After I finished my table, I counted and found that I had listed 40 hexominoes! So apparently I had duplicates after all. Crossing out these duplicates gave me my final list. Can you find them? Do you see why these hexominoes appeared more than once in my table, despite my careful efforts to avoid duplicates? Can you think of an additional rule I could have followed to avoid this duplication?

The following table gives the number of polyominoes of the first few sizes. Can you use a systematic approach to list all of the free heptominoes? (This will take some work!)

Name | Area | Fixed polyominoes | One-sided polyominoes | Free polyominoes | Free polyominoes with holes | Free polyominoes without holes |
---|---|---|---|---|---|---|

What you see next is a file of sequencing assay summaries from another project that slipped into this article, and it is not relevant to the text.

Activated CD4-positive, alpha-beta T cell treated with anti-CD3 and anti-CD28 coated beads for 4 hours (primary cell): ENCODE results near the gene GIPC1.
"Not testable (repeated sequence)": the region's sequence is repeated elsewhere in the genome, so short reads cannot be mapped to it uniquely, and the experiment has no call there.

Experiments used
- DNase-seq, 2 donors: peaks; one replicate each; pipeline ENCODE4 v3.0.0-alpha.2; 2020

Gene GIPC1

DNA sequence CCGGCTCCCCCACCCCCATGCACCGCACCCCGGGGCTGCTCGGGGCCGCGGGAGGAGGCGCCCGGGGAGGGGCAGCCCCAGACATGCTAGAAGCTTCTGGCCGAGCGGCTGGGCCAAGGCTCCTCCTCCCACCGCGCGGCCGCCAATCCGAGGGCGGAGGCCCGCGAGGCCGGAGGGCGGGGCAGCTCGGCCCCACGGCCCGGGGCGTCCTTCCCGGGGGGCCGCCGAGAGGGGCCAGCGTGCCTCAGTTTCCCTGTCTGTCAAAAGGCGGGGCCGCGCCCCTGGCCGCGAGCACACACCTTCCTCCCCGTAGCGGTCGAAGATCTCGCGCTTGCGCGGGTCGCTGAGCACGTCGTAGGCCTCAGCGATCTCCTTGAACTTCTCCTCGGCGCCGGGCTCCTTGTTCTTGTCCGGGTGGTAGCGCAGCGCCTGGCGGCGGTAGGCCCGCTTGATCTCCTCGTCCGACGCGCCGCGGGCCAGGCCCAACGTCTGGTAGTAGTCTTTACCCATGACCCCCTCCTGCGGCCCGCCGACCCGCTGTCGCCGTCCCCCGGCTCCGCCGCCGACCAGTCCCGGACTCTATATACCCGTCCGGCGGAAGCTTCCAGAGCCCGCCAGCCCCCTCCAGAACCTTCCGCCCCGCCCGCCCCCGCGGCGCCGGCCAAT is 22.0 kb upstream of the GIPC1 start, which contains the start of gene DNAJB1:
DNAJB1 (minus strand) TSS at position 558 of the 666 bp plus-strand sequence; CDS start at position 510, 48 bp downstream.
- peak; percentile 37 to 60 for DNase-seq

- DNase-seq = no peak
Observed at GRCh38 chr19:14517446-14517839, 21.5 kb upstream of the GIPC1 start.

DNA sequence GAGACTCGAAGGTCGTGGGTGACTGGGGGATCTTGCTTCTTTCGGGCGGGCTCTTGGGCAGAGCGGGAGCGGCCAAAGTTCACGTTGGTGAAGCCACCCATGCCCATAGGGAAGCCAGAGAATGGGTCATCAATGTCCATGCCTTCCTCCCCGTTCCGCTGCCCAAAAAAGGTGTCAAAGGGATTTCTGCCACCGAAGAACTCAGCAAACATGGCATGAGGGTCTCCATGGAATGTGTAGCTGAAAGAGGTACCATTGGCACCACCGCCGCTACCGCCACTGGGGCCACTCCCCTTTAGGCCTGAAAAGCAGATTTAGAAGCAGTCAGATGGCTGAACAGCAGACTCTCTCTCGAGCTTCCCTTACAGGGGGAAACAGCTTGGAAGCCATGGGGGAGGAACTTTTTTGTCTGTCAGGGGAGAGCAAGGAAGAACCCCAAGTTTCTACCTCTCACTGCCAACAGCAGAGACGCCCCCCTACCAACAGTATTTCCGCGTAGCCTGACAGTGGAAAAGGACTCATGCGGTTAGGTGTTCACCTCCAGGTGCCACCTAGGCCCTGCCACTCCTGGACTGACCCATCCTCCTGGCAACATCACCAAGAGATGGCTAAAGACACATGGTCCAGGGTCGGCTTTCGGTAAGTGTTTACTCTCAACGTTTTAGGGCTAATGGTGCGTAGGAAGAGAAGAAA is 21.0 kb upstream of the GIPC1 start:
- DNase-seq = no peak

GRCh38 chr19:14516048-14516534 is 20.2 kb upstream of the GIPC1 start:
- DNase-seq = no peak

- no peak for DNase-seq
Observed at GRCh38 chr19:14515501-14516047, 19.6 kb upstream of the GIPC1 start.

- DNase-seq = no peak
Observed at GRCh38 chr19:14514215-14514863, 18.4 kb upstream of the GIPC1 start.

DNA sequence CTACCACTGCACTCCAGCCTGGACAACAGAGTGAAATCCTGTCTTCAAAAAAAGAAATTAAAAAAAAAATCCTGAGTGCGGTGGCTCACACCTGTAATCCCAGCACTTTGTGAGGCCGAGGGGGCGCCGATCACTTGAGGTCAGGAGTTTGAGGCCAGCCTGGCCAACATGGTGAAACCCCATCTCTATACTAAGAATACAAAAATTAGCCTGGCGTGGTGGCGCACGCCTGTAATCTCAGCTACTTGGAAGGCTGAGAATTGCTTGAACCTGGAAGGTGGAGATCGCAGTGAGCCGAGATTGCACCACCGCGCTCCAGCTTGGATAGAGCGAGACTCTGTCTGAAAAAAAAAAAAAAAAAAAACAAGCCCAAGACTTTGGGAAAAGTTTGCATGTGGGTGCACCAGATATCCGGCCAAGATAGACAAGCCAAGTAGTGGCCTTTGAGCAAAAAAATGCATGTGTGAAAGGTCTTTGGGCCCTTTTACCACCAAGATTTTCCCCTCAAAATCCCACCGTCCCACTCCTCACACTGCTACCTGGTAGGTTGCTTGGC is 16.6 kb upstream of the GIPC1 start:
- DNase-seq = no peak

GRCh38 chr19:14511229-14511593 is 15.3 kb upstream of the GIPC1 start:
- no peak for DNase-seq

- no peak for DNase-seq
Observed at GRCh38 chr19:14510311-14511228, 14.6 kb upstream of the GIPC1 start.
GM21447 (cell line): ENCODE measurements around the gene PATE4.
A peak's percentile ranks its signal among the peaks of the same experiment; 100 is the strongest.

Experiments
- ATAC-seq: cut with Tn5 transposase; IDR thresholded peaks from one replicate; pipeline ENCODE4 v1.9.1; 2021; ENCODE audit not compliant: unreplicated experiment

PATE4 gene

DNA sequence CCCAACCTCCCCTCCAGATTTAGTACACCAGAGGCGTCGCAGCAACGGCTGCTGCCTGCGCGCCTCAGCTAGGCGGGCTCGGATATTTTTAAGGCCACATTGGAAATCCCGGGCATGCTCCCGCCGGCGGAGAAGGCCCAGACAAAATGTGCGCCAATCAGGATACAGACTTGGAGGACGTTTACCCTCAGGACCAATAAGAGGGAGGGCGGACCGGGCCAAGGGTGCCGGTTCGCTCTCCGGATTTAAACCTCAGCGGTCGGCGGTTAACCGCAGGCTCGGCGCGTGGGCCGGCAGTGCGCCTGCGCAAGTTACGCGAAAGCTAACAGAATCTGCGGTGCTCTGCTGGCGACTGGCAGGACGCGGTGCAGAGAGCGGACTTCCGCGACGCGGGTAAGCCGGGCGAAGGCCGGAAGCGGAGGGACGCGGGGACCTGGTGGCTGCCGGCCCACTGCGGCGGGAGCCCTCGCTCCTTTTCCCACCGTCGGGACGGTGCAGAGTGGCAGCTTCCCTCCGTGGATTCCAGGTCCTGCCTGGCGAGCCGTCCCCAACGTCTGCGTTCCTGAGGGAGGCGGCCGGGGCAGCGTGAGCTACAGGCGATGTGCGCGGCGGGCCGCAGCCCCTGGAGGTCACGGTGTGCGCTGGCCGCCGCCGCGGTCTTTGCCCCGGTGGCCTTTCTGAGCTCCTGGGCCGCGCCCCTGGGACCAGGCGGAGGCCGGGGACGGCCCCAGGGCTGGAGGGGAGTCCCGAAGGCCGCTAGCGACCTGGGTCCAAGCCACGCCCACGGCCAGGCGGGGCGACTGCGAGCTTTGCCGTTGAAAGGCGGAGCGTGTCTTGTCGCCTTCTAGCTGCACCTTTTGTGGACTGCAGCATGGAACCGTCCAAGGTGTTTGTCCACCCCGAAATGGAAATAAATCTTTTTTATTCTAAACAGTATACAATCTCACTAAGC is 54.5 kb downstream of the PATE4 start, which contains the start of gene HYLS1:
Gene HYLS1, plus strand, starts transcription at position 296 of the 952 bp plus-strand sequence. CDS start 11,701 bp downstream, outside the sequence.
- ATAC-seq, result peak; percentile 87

Monomino | 1 | 1 | 1 | 1 | 0 | 1 |

Domino | 2 | 2 | 1 | 1 | 0 | 1 |

Tromino | 3 | 6 | 2 | 2 | 0 | 2 |

Tetromino | 4 | 19 | 7 | 5 | 0 | 5 |

Pentomino | 5 | 63 | 18 | 12 | 0 | 12 |

Hexomino | 6 | 216 | 60 | 35 | 0 | 35 |

Heptomino | 7 | 760 | 196 | 108 | 1 | 107 |

Octomino | 8 | 2,725 | 704 | 369 | 6 | 363 |

Nonomino | 9 | 9,910 | 2,500 | 1,285 | 37 | 1,248 |

Decomino | 10 | 36,446 | 9,189 | 4,655 | 195 | 4,460 |

Backtracking is a very useful approach to solving certain problems. It is essentially a systematic form of trial and error. The advantage of backtracking over random guessing is that backtracking gives you a way to keep track of the things you’ve tried so far and a guide for what you should try next.

Can you place eight queens on an 8 × 8 chessboard in such a way that no queen is attacking any other queen? (A queen on a chessboard can attack any piece on a square it can reach by moving in a straight line vertically, horizontally, or diagonally.)